04 September, 2006

Lego Weapons of Mass Destruction

Remind yourself of the awesomeness of LEGO. Coincidentally, I'm moving flat at the moment and the junk under my bed includes a shoebox-full of the stuff. The urge to play is strong...

Via Kevin Beck.

01 September, 2006

The long road to ozone hole recovery

I'm somewhat late commenting on the story that the Antarctic ozone hole appears to have stopped growing, but I put together this figure last week by pulling images off the NASA Ozone Hole Watch website (click here for the latest image from this year), and it seems a shame to waste it. It depicts how the springtime concentration of ozone over the south pole has varied since 1979. Blue and purple indicate low ozone concentrations, green and yellow high concentrations.

This figure provides a qualitative impression - that the area of ozone depletion in the 2005 season was not enormously bigger or deeper than in 1999, and in fact appeared to recover a little earlier. This impression is confirmed by the more rigorous (but less pretty) figure below, which shows the annual variation in the size of the ozone hole since 1979 - click on it for the original (and clearer) version at this NASA site, where you can also see how the severity of ozone depletion has varied.

So it seems that in fact things have been stabilising for a while now - the sudden media interest can be traced to a NOAA press release to mark the 20 year anniversary of the study that confirmed that chlorine, released when CFCs are broken down by ultraviolet radiation, was the cause of ozone depletion above Antarctica. This work combined with a rare outbreak of non-partisan international cooperation to produce the Montreal Protocol. Even more remarkably, the agreement was actually pretty effective at curtailing the production of CFCs and other ozone-damaging chemicals:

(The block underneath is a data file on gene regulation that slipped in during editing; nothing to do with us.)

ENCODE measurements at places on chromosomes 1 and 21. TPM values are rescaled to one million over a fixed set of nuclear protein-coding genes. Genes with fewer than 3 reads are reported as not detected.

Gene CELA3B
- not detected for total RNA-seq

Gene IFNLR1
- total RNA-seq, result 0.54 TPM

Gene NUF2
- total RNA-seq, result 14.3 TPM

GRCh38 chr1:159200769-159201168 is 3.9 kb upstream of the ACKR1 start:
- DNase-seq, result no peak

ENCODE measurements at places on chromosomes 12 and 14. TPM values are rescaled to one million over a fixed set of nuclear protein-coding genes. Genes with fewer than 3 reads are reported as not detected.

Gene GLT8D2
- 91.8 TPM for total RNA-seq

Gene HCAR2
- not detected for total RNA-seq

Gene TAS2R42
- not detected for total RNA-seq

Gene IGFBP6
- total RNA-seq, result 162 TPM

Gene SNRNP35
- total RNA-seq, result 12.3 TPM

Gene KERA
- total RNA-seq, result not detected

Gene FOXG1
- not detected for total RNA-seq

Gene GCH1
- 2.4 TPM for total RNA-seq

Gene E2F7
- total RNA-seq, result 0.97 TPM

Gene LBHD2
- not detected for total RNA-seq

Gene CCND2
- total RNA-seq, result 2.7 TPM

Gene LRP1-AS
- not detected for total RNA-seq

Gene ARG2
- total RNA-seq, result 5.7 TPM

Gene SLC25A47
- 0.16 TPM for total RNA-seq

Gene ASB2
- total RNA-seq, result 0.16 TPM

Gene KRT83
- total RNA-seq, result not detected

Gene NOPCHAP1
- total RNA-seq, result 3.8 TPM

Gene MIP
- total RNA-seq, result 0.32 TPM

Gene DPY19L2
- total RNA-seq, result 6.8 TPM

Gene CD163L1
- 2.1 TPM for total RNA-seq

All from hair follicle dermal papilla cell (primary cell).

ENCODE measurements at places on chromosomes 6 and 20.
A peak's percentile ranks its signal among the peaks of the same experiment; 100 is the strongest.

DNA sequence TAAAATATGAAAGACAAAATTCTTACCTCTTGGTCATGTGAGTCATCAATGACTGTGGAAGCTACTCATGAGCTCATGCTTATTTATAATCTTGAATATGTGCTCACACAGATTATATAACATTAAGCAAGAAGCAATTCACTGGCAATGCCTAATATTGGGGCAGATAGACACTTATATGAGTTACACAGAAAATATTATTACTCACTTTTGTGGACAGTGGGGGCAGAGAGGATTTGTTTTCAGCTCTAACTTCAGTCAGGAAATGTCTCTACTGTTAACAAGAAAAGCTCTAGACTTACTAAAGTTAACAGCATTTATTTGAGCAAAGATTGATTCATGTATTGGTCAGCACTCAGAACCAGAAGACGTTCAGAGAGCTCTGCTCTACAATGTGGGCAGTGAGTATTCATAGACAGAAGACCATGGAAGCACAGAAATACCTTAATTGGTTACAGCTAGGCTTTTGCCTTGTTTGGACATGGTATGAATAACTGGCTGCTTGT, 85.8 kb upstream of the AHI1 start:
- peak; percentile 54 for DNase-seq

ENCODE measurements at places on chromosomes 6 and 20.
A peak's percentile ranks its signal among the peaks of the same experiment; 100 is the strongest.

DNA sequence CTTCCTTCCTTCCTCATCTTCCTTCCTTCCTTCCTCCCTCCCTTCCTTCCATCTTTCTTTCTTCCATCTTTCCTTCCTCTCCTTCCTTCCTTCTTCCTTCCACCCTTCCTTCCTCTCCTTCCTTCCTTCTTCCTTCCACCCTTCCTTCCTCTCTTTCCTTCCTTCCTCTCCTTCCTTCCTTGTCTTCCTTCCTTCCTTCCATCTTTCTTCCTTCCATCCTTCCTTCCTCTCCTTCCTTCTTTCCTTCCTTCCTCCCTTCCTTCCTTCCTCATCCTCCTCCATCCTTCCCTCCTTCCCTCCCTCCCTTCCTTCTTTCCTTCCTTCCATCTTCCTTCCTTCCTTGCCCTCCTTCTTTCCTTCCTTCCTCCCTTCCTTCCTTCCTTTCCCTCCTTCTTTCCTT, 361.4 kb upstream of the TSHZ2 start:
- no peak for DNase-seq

However, the important thing to notice is that the thinning of the ozone layer above Antartica continued throughout the 1990s; although we cut the production of ozone-destroying chemicals, the molecules of those we have already released are persistant beasties, surviving in the atmosphere for anything up to 100 years. Indeed, as the graph here shows, the atmospheric concentration of flourocarbons has merely stablised in the last decade. Until it begins to fall, springtime ozone depletion above the Antarctic will continue (the latest research estimates full recovery in about 2065). The fact that our atmosphere is still suffering the consequences of CFC emitted two decades ago is a warning about the consequences of the other changes we have wrought on atmospheric chemisty. Even if we can agree to seriously cut the emission of greenhouse gases in the next decade or two, the full effect of what we've already emitted, and are currently emitting, will not play out for a long time afterwards (especially since climate change affects the ocean, which responds over timescales of centuries, not decades). More people need to realise that emissions cuts will not put the brakes on climate change; it is more akin to taking your foot off the accelerator.